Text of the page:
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San Francisco robotaxis: How do police, firefighters take control of vehicles?

A Cruise car drives along Market Street in San Francisco.
A driverless Cruise car drives down 10th Street as it crosses its intersection with Market Street in Downtown San Francisco in July. | Source: Jeremy Chen/The Standard

Reporter Han Li answers a reader’s question submitted to Ask The Standard: Do police have override ability to move stalled autonomous vehicles or robotaxis?

California regulators approved the expansion of Waymo and Cruise robotaxi service in San Francisco last month, but controversies have continued to unfold about stalled or stopped driverless vehicles blocking roads and complicating first responders’ jobs at the site of emergencies.

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Last week, a San Francisco Fire Department report about a traffic accident in the South of Market neighborhood said an ambulance was “unable to leave the scene initially due to the Cruise vehicles not moving.” Cruise has disputed the department’s account of the Aug. 14 incident. The patient in the ambulance later died. 

San Francisco Fire Chief Jeanine Nicholson has criticized the vehicles for “getting in the way of public safety when we’re trying to do our jobs.”

Waymo and Cruise say they have very detailed protocols for how their vehicles are supposed to perform in such situations, and instructions for how first responders can interact with the autonomous vehicles. The companies have made videos and held in-person trainings with first responders.

Viral videos in the past few months have captured some awkward interactions between law enforcement and robotaxis.

For example, a TikTok video caught the moment a Phoenix police officer tried to direct a Waymo to the side of the road, but the car did not obey.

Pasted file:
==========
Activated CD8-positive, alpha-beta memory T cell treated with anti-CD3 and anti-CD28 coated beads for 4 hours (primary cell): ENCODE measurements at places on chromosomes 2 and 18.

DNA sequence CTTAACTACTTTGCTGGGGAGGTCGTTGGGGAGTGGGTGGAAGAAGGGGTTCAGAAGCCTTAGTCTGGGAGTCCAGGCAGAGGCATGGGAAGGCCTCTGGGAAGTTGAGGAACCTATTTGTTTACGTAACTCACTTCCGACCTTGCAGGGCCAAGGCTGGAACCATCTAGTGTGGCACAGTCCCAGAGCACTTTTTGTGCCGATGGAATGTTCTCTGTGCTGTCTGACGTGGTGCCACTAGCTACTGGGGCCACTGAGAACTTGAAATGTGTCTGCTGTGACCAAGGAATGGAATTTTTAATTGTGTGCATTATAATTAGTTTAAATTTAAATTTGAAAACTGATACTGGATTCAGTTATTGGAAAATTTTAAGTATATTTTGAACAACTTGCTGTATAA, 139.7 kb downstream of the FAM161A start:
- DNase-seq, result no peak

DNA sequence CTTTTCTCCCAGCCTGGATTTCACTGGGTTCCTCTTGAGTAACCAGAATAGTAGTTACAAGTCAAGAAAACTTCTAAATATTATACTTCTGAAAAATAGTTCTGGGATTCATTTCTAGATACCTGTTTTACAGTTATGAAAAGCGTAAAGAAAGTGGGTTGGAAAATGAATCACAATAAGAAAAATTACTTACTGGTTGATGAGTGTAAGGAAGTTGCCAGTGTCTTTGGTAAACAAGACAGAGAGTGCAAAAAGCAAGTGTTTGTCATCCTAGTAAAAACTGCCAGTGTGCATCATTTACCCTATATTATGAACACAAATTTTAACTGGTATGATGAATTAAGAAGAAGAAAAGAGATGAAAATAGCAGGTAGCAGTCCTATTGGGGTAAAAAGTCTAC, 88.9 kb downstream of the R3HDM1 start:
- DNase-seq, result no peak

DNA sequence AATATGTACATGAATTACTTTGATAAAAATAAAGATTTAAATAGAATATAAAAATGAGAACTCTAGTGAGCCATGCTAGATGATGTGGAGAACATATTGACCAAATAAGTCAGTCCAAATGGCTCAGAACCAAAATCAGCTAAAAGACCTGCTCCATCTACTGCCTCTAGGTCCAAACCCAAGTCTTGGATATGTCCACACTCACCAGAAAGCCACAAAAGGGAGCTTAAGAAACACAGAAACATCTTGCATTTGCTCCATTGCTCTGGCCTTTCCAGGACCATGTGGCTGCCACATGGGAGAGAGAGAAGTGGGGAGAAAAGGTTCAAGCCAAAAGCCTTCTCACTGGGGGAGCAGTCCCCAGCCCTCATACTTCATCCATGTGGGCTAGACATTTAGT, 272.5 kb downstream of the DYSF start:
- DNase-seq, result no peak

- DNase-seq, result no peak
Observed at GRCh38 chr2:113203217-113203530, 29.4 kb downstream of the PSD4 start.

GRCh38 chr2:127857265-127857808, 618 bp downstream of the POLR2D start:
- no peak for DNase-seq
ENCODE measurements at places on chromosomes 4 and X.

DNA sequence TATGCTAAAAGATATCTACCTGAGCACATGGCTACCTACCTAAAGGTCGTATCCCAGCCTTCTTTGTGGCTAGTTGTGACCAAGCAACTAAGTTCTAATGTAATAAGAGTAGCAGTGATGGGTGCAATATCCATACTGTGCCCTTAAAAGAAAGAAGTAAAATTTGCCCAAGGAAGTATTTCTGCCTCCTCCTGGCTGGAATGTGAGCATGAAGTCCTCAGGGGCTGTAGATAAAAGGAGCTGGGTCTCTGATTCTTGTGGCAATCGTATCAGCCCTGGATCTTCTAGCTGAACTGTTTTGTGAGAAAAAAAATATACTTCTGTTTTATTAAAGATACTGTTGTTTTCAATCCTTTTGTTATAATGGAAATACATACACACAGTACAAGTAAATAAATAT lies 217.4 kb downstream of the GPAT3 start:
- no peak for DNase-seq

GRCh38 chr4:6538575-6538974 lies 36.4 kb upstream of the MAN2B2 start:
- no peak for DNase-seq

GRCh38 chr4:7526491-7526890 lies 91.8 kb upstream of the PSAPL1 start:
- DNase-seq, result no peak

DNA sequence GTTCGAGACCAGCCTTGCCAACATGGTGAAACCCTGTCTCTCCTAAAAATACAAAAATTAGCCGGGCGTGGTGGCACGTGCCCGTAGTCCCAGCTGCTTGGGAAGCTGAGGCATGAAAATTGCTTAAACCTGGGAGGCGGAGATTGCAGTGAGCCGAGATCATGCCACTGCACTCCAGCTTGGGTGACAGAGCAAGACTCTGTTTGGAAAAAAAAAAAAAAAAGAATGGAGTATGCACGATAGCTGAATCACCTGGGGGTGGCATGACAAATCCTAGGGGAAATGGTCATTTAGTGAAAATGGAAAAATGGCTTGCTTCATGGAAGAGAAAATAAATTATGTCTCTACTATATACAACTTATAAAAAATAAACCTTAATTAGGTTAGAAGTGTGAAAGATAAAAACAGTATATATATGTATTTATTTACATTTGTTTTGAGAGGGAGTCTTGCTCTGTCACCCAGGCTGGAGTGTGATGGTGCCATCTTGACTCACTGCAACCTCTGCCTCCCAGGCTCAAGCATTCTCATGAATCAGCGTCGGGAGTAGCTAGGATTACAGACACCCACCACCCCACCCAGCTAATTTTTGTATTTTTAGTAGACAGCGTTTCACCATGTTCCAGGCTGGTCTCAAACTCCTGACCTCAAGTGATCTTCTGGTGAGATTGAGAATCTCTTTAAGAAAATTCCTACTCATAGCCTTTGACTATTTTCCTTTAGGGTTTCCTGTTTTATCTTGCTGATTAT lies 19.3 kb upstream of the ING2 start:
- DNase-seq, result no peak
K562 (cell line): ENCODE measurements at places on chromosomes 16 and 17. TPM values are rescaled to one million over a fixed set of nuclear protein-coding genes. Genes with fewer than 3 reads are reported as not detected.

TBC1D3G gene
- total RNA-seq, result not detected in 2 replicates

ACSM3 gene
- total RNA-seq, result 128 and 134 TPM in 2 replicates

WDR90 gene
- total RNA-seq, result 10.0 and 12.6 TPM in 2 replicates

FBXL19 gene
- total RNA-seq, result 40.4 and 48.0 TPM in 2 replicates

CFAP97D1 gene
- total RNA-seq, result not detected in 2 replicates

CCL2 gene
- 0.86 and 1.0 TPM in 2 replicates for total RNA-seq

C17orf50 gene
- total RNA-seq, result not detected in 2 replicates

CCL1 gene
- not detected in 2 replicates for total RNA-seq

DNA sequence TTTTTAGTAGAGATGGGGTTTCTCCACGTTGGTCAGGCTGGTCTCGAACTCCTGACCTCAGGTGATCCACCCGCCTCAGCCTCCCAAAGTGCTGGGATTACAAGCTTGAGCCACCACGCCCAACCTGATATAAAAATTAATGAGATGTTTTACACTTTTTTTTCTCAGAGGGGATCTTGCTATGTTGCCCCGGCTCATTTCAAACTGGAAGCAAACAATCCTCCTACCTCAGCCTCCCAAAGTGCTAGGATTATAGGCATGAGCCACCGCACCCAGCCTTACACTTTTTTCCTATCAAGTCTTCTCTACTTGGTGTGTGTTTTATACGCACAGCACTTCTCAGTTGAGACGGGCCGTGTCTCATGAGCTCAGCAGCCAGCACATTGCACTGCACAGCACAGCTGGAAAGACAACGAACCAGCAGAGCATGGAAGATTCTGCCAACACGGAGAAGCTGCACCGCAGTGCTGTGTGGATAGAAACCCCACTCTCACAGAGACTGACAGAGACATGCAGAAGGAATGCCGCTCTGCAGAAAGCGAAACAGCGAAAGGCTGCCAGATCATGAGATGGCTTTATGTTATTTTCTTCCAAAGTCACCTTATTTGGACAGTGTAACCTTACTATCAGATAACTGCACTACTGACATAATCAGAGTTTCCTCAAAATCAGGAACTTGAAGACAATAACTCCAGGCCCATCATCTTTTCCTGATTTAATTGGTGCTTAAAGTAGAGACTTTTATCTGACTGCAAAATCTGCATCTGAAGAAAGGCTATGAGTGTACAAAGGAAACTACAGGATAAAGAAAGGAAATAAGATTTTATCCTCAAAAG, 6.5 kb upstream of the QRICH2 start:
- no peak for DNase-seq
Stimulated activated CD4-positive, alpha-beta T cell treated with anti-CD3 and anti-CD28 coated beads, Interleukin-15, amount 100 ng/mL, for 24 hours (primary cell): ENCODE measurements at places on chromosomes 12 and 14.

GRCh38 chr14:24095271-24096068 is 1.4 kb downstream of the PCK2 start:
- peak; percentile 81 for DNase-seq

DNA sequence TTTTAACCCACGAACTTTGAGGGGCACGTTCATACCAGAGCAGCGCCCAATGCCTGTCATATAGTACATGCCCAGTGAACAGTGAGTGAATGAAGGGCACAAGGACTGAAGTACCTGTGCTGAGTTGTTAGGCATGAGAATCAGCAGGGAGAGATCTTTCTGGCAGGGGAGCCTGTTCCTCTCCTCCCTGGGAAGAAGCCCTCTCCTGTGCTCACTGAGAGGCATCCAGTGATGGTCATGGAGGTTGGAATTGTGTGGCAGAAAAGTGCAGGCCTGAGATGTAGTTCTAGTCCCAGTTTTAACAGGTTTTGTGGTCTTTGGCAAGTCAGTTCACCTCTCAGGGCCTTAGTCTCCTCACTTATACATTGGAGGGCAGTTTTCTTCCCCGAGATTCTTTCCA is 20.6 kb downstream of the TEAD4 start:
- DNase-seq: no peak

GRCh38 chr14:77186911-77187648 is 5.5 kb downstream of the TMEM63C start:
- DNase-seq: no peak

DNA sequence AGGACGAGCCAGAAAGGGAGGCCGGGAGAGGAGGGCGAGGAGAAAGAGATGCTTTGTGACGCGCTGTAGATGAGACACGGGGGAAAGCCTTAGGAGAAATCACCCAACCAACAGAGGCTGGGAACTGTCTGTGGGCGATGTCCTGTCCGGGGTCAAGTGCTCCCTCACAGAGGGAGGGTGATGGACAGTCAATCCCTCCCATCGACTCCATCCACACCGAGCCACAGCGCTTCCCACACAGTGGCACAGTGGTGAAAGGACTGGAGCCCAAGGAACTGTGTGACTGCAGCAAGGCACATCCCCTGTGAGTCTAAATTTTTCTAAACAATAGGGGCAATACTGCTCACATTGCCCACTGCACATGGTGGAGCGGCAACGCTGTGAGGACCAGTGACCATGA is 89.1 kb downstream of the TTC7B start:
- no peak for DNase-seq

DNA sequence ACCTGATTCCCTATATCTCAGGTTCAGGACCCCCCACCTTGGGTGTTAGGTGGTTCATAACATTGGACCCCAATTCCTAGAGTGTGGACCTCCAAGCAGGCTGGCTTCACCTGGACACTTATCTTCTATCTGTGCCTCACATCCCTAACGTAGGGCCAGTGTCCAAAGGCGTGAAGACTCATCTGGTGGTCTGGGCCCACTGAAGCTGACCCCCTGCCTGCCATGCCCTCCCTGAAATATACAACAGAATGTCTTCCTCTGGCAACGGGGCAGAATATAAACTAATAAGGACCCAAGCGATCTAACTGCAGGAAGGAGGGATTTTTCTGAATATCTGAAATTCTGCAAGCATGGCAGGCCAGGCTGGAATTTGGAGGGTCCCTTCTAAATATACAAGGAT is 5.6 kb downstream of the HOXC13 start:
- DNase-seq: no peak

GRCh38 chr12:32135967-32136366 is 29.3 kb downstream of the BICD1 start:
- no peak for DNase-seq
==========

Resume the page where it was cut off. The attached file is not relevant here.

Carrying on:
In response to the video, a Waymo spokesperson said the cars are equipped with advanced technology so they can respond to hand signals and construction signs. The car reacted in 90 seconds to follow the officer’s guidance, according to the spokesperson. 

In the same month, another video captured San Francisco police officers pulling over a Cruise car because its headlights were off, peering inside, and then watching it drive off; the company said the vehicle was moving to a safe location for the traffic stop.

Autonomous vehicles are programmed to follow traffic rules and regulations, and often do a better job than human drivers of, say, complying with speed limits. However, many public officials as well as ordinary people have doubts about the vehicles’ ability to react appropriately during complicated emergency situations.

Robotaxis have electronic “ears.” When the sirens of the first responders’ vehicles are on, robotaxis are supposed to recognize that and find places to pull over.

To unlock the cars, first responders are supposed to call 24-hour hotlines. The Waymo number is 877-503-0840, and Cruise’s number is 888-662-7103. Control center staff can start the process of verifying the situation and complying with law enforcement. The company can also send crews to provide in-person assistance.

First responders can ask hotline operators to put the vehicles in “manual mode” so they can drive the car away.

In addition to calling such hotlines, Cruise vehicles are equipped with a “two-way communications link” inside the car that can be used to connect with a company representative. These are a red SOS button (for emergency) and a blue button (for general inquiries) above the front and rear seats inside the cars. In Waymo vehicles, first responders can push the “DISP” button in the center console. 

The SF Fire Department has cataloged dozens of what it calls “autonomous vehicle incidents”; in one case, on June 7, a firefighter reported it took “over 8 minutes” to put the vehicle in manual mode.

In July, a group of anti-robotaxi activists found that placing orange traffic cones on the hood of a Cruise vehicle can immediately “disable” the car, forcing it to stop. Both Waymo and Cruise issued statements criticizing the behavior as unsafe and saying it created congestion.